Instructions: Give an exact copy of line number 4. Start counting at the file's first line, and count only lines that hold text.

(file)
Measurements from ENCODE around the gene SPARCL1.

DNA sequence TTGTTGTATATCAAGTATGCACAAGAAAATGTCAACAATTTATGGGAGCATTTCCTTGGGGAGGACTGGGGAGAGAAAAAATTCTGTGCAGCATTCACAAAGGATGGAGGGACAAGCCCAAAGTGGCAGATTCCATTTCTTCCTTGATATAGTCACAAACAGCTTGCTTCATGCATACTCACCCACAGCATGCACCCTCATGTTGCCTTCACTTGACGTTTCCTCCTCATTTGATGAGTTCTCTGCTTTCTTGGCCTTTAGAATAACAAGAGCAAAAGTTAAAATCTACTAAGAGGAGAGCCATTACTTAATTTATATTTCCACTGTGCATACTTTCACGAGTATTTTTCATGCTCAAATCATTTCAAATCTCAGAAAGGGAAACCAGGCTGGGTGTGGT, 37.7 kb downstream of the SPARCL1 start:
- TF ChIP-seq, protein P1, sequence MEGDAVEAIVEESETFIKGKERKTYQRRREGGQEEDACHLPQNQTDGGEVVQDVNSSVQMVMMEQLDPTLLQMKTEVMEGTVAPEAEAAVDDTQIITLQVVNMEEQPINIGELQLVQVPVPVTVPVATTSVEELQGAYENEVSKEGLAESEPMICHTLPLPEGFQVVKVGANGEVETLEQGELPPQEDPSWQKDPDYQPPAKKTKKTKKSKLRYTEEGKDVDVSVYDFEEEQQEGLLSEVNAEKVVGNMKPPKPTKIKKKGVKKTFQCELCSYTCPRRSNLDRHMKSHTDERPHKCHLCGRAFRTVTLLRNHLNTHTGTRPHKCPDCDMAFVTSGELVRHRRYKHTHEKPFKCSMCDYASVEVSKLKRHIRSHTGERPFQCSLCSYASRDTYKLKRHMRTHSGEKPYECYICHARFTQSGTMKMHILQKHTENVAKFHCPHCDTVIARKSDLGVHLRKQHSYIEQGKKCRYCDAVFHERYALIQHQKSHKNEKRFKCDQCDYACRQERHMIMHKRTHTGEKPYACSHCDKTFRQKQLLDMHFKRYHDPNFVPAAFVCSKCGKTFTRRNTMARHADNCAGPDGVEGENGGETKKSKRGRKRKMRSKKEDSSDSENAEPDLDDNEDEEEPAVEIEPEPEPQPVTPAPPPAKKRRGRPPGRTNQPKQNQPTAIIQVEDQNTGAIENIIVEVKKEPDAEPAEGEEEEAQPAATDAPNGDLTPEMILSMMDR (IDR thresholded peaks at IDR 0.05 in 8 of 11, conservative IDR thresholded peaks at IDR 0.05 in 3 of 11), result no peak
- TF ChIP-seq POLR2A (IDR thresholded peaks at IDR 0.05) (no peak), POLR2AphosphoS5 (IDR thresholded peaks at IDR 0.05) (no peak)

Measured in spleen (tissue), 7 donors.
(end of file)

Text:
- TF ChIP-seq POLR2A (IDR thresholded peaks at IDR 0.05) (no peak), POLR2AphosphoS5 (IDR thresholded peaks at IDR 0.05) (no peak)